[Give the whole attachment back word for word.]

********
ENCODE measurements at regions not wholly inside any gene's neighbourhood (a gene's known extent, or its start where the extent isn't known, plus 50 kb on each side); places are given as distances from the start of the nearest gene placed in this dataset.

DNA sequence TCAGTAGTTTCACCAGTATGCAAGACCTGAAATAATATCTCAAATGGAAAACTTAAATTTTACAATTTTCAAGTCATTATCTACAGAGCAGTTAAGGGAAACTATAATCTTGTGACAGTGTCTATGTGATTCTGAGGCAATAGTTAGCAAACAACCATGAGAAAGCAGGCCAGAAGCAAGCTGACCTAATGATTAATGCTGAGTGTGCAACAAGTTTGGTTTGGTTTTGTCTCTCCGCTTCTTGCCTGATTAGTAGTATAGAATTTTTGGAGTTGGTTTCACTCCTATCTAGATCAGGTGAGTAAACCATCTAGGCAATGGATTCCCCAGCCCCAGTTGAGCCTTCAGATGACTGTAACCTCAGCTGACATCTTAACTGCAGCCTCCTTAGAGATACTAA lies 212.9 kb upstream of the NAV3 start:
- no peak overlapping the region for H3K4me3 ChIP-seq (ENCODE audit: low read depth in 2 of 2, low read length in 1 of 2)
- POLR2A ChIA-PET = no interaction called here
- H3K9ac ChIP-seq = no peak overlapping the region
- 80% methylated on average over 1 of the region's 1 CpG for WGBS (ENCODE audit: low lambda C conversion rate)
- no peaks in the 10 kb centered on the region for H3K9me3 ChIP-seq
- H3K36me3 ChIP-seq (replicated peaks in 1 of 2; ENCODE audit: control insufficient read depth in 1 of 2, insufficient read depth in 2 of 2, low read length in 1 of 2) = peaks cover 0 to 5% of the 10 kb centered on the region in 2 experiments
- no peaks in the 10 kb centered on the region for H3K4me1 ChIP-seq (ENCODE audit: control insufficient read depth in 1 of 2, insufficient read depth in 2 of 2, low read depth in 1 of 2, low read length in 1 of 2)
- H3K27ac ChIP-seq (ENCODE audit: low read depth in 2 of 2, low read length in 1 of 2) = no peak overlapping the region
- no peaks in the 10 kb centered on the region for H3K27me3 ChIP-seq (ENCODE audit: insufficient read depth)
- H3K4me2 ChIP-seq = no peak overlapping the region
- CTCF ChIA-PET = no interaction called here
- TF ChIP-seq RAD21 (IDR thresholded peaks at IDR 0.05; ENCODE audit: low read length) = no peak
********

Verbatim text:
ENCODE measurements at regions not wholly inside any gene's neighbourhood (a gene's known extent, or its start where the extent isn't known, plus 50 kb on each side); places are given as distances from the start of the nearest gene placed in this dataset.

DNA sequence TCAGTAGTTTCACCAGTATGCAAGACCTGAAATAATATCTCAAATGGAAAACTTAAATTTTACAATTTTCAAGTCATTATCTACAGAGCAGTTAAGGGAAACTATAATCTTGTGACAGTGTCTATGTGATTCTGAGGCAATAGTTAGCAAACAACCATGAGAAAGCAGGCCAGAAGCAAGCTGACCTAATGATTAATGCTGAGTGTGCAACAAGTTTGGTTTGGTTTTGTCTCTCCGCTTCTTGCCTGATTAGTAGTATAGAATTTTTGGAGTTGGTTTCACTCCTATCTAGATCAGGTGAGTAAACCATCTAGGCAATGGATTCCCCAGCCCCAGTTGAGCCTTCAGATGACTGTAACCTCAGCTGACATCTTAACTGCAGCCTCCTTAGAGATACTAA lies 212.9 kb upstream of the NAV3 start:
- no peak overlapping the region for H3K4me3 ChIP-seq (ENCODE audit: low read depth in 2 of 2, low read length in 1 of 2)
- POLR2A ChIA-PET = no interaction called here
- H3K9ac ChIP-seq = no peak overlapping the region
- 80% methylated on average over 1 of the region's 1 CpG for WGBS (ENCODE audit: low lambda C conversion rate)
- no peaks in the 10 kb centered on the region for H3K9me3 ChIP-seq
- H3K36me3 ChIP-seq (replicated peaks in 1 of 2; ENCODE audit: control insufficient read depth in 1 of 2, insufficient read depth in 2 of 2, low read length in 1 of 2) = peaks cover 0 to 5% of the 10 kb centered on the region in 2 experiments
- no peaks in the 10 kb centered on the region for H3K4me1 ChIP-seq (ENCODE audit: control insufficient read depth in 1 of 2, insufficient read depth in 2 of 2, low read depth in 1 of 2, low read length in 1 of 2)
- H3K27ac ChIP-seq (ENCODE audit: low read depth in 2 of 2, low read length in 1 of 2) = no peak overlapping the region
- no peaks in the 10 kb centered on the region for H3K27me3 ChIP-seq (ENCODE audit: insufficient read depth)
- H3K4me2 ChIP-seq = no peak overlapping the region
- CTCF ChIA-PET = no interaction called here
- TF ChIP-seq RAD21 (IDR thresholded peaks at IDR 0.05; ENCODE audit: low read length) = no peak